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It's hard to tell with those images, but is that T-58 close to the Tree House isolate? I've noticed that Tree House yeast starters smell very Belgian...
Wow, nice catch! I wasn't even thinking about that as a possibility, but I re-ran the samples side-by-side (Julius on the left, T-58 on the right):



There are a couple small differences, the main one just above the smallest ladder band (100 bp) in the T-58 sample, but wow, pretty darn close. It doesn't seem likely that they are adding yeast at canning right?
 

The_Dirty_Spring

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I've suspected TH is using something (at least partially) Belgiany based on the esters I get in starters, and the well-noted "bubblegum" character of fresh TH. Perhaps a blend including T-58 fermented at lower temps? That said, I would not be at all shocked if they mix in other strains at canning to protect their IP--assuming it could be done in a way not to affect the quality of the beer inside. I've seen others claim an isoamyl-y banana flavor in their harvested yeasts.

Forgive my ignorance... Does the Julius sequence show any indication of being multiple strains, or is that not possible to tell with the PCR? What do you make of the differences between the Julius and Double Shot sequences? Thanks so much!
 

phillip092

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I've suspected TH is using something (at least partially) Belgiany based on the esters I get in starters, and the well-noted "bubblegum" character of fresh TH.
This was my speculation as well, I cultured yeast from a can of haze, brewed two batches with it at the same time/temp, the only difference was I accidentally under pitched one of the two batches. The underpitched batch was supposed to be an IPA with a TON of hops, I couldn't taste anything but earthy/clove like belgian esters. The other one had hints of the same esters but they weren't nearly as prominent as the under pitched batch. I've since used it again, fermented on the cold side and tried to over pitch, still had hints of those same esters but turned out okay.

When I initially noticed the belgian-like esters, the first thing that came to mind was the possibility that they were adding yeast at canning, but I kinda dismissed that idea because I thought that you'd have to be really cynical to intentionally sabotage your beer in a way that could harm it, just to prevent home-brewers from culturing their yeast....especially since Nate used to be a homebrewer himself. It's definitely interesting to see other people propose that idea though.

On another note, I've recently cultured more of the yeast from a can of green, and I do not notice any of the belgian-like aroma or taste in the cultured starter. I have not used it to brew a batch yet though.

Forgive my ignorance... Does the Julius sequence show any indication of being multiple strains, or is that not possible to tell with the PCR? What do you make of the differences between the Julius and Double Shot sequences? Thanks so much!
I am also curious to know this, is there any way to tell if there are two different strains of yeast? and if so, is there any way to tell them apart?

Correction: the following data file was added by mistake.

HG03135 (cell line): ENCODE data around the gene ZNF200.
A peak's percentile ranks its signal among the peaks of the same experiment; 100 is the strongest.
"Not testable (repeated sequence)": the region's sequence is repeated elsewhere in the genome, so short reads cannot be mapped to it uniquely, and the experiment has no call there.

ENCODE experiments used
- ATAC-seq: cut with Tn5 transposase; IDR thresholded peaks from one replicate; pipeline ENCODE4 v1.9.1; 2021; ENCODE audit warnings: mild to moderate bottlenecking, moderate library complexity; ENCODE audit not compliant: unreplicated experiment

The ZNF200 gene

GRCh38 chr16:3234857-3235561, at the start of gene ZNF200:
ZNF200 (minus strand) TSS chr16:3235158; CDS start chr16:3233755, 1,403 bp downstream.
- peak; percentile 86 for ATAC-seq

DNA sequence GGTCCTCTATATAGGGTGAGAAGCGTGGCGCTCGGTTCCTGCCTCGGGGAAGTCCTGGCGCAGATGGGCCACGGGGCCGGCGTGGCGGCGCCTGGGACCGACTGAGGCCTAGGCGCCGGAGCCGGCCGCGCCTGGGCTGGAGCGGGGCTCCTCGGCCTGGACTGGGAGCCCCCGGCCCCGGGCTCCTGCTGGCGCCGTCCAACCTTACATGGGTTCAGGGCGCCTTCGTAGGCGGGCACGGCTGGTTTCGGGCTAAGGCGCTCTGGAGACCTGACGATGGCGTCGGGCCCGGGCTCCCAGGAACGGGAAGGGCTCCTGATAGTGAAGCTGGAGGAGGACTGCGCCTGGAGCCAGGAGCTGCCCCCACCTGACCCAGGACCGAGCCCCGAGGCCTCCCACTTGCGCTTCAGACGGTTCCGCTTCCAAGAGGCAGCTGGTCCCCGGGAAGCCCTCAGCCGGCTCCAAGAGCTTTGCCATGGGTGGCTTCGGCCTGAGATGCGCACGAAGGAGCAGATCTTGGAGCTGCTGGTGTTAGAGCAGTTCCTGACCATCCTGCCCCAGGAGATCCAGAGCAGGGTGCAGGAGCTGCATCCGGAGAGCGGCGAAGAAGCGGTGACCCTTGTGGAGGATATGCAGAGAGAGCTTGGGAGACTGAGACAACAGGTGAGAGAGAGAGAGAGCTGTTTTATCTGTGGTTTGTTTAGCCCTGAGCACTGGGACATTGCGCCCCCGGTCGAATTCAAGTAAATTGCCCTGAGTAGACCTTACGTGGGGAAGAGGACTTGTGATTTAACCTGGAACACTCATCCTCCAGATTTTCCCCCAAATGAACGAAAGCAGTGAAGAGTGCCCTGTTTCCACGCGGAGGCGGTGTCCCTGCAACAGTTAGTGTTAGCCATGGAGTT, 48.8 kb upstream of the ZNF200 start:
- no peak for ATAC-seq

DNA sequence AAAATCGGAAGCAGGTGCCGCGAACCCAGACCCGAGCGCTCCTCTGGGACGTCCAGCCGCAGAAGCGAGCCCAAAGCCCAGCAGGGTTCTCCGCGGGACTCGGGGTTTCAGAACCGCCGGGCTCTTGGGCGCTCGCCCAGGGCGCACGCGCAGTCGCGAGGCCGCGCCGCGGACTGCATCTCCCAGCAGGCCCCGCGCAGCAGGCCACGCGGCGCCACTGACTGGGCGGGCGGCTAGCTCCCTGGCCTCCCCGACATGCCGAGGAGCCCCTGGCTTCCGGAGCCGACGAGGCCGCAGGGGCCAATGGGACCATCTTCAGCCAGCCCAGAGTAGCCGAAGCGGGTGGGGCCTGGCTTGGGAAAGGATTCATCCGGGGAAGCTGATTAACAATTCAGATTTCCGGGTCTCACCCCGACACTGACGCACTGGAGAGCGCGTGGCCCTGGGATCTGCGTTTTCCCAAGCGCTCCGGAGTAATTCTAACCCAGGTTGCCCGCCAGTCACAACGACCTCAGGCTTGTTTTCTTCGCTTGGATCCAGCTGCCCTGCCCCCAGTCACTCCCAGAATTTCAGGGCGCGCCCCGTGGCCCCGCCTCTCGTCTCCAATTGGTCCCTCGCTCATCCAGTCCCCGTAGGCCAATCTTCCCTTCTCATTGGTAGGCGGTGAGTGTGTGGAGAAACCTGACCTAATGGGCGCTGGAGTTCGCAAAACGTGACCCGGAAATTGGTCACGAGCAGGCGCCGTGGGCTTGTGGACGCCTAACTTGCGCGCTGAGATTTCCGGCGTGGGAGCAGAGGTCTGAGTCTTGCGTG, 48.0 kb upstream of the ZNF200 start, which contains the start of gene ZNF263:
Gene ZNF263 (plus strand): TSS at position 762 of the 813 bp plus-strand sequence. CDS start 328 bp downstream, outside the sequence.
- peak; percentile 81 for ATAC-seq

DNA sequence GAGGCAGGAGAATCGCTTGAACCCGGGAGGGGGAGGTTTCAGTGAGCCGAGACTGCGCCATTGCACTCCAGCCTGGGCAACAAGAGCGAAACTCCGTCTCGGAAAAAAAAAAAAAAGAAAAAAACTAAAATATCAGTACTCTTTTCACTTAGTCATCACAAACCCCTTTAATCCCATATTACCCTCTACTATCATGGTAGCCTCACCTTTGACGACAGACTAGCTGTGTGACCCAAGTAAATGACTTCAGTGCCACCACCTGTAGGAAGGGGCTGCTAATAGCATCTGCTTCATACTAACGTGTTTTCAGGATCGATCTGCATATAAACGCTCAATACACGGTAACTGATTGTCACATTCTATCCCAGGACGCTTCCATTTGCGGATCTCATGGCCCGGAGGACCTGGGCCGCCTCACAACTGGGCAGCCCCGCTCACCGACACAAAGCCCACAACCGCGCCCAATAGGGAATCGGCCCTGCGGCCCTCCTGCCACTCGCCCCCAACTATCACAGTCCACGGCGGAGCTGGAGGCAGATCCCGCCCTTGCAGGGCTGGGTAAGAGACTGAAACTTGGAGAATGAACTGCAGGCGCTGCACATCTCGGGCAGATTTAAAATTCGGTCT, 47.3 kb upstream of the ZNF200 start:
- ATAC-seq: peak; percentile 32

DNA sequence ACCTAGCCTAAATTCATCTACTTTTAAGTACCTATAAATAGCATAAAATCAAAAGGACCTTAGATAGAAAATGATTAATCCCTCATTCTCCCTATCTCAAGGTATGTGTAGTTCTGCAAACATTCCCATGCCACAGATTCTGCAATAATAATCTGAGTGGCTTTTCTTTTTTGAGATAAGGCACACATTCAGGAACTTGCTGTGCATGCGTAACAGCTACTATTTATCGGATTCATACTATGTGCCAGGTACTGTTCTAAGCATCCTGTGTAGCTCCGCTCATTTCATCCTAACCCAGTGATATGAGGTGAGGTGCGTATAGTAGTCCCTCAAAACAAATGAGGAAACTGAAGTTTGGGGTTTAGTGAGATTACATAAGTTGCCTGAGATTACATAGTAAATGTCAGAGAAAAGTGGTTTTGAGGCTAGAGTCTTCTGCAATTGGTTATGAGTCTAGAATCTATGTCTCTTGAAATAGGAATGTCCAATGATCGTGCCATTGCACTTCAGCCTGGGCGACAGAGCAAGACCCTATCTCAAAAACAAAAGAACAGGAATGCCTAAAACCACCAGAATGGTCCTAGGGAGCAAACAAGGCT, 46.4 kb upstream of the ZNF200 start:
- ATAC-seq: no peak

***REQUEST***
I am interested in testing more yeast strains, and would be willing to mail autoclaved blotting paper foil packets (see here: http://suigenerisbrewing.blogspot.com/2017/03/new-mailer-system.html) to those with yeast strains I have not tested yet. Shoot me a PM if interested.
I have a few yeast that I would be willing to mail, would you be willing to test cultures from other breweries as well? Or just commercial yeast?
 
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This was my speculation as well, I cultured yeast from a can of haze, brewed two batches with it at the same time/temp, the only difference was I accidentally under pitched one of the two batches. The underpitched batch was supposed to be an IPA with a TON of hops, I couldn't taste anything but earthy/clove like belgian esters. The other one had hints of the same esters but they weren't nearly as prominent as the under pitched batch. I've since used it again, fermented on the cold side and tried to over pitch, still had hints of those same esters but turned out okay.

When I initially noticed the belgian-like esters, the first thing that came to mind was the possibility that they were adding yeast at canning, but I kinda dismissed that idea because I thought that you'd have to be really cynical to intentionally sabotage your beer in a way that could harm it, just to prevent home-brewers from culturing their yeast....especially since Nate used to be a homebrewer himself. It's definitely interesting to see other people propose that idea though.

On another note, I've recently cultured more of the yeast from a can of green, and I do not notice any of the belgian-like aroma or taste in the cultured starter. I have not used it to brew a batch yet though.



I am also curious to know this, is there any way to tell if there are two different strains of yeast? and if so, is there any way to tell them apart?



I have a few yeast that I would be willing to mail, would you be willing to test cultures from other breweries as well? Or just commercial yeast?